Spain vs. Chile: Sampaoli's High-Press, High-Intensity Strategy Destroys La Roja

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Spain vs. Chile: Sampaoli's High-Press, High-Intensity Strategy Destroys La Roja
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Spain crashed out of the FIFA World Cup 2014 on Wednesday night, losing 2-0 to Chile at the Maracana.

Eduardo Vargas poked home early on after great work from Charles Aranguiz, then the latter doubled the lead with a slick effort in the aftermath of a free-kick.

 

Formations and XIs

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Spain set out a rather cautious 4-2-3-1 formation with Xabi Alonso and Sergio Busquets holding, David Silva as a No. 10 and Andres Iniesta on the left.

Chile used a weird, wonderful 3-4-1-2 system. Eduardo Vargas and Alexis Sanchez played up front, Arturo Vidal was an aggressive No. 10 and Francisco Silva came in at centre-back.

 

Press, Press, Press

Chile pressed high up the pitch from the word go, committing men forward to closing down and appearing willing to leave gaps in midfield.

Aranguiz and Marcelo Diaz, playing as a midfield two in vast swathes of space, did superbly to motor around, close off angles and pressure passes that slipped through the first line of pressure.

Credit: BBC
Chile press, win it back and start an attack.

The wing-backs played very advanced, contributing to the first line of press as part of a five and in the second and third phases (further back) too.

Their high stance allowed Silva and Co. to lead a high defensive line, and with Spain utilising only one striker, Gary Medel was able to commit to man-marking him most of the time. The Cardiff City man stepped out of defence exceptionally well to cut out through balls, and goalkeeper Claudio Bravo was always there to sweep up behind if necessary.

The one slight thorn in Chile's side was Pedro Rodriguez finding pockets of space in between Diaz and left wing-back Eugenio Mena, but his poor decision-making rendered it a non-threat.

 

Transitions

Going forward Chile were just as impressive, and while they didn't control games using metronome Diaz like we've seen before, they attacked with venom and incisiveness.

WhoScored.com clocked them at just 37 percent possession—a rarity for Sampaoli's side—but then again, it perhaps saved them from their biggest vice: failure to win games they dominate on the ball.

Credit: BBC
Transition attack leads to Vargas' opener.

When Alexis surges forward, he's tough to contain and near-impossible to keep up with, but what's worse is the runners feeding off the space he creates. Jorge Valdivia's goal against Australia was the product of a strong dribble and several dummy runs off the ball; Vargas's opener here boasts similar shades.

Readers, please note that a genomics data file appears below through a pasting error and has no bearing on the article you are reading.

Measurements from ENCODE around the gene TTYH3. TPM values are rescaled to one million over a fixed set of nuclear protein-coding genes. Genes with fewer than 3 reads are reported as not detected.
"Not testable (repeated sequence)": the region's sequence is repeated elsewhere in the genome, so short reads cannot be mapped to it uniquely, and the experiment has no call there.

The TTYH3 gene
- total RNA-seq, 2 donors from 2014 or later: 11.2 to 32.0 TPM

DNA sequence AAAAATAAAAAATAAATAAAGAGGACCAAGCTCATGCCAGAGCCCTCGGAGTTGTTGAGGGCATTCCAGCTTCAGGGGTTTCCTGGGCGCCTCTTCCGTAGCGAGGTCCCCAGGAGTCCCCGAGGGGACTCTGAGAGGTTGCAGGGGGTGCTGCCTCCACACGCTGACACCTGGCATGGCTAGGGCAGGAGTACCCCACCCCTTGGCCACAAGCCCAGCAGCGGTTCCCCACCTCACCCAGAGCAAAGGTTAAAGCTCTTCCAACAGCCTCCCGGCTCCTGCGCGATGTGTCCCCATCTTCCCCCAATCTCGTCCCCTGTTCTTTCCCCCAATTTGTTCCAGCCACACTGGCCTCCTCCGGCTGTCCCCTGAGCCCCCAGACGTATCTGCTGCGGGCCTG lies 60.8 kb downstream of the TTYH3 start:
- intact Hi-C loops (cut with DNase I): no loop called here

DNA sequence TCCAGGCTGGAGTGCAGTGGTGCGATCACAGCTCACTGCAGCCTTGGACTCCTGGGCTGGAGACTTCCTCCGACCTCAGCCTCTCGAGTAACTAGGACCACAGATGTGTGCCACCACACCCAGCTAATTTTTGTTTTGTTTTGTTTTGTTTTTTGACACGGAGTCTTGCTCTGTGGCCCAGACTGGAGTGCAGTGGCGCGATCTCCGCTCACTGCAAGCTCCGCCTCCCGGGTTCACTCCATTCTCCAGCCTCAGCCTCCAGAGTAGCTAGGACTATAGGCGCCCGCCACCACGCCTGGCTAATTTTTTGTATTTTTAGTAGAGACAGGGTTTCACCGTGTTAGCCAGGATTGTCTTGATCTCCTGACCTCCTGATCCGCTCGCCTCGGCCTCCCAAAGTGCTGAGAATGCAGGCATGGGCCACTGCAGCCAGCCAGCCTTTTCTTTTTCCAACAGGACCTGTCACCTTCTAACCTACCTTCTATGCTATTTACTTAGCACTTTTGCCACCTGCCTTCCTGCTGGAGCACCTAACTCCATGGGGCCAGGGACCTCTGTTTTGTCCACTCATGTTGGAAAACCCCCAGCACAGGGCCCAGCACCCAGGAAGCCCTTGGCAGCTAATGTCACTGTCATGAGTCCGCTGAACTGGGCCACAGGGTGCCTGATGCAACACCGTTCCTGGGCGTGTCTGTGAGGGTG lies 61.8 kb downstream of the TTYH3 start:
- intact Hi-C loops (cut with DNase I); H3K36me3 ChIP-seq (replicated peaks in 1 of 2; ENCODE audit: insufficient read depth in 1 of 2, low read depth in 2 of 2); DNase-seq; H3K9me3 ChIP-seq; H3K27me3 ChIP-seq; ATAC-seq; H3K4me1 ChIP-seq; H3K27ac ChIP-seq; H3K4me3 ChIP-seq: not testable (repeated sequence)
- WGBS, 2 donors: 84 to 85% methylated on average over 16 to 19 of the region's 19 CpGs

Vidal was a monster in creating turnovers high up and dribbling forward with direction at pace, and the team as a whole swamped out ball-carriers in an effort to turn the tide of the game.

 

Changes

Spain sent on Koke for Alonso at half-time, looking to fix the slow, cumbersome passing rhythm they'd accidentally fallen into. 

It worked for around 10 minutes, with Koke taking a maximum of two touches before moving the ball along swiftly, heightening the tempo of La Roja's play, but other crippling factors ensured no progress was made.

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Alonso's two appalling misses in the first half were joined by Sergio Busquet's howler and Diego Costa's hesitancy while in on goal. As bad as Spain's results look, profligacy is a major factor here.

In response to Spain's quicker, more incisive football, Sampaoli withdrew his wing-backs and played, for the most part, a five-man defensive line with Mena and Mauricio Isla in alongside Medel and Co.

Attacks came through three or four men to five or six, with Alexis once again showing he's arguably the fittest football at the finals.

 

Conclusion

Spain are the first team to be knocked out of the FIFA World Cup 2014 despite lifting the trophy in 2010.

There were suggestions Cameroon would be the first ones out, making it a consecutive achievement for the Indomitable Lions, but La Roja have beaten them, it seems, by a few hours.

Vicente Del Bosque suggested to reporters post-match, according to the Associated Press' Paul Logothetis (via The San Diego Tribune), that changes would be made and that "we need to look at what's best for Spanish football" in the aftermath.

Chile deserve all the credit, though, and this result isn't to say that tiki-taka is dead. Spain played bad football, for the most part, but you can't put their displays under the label of this oft-misused term.

An astonishing display from Sampaoli's men.

 

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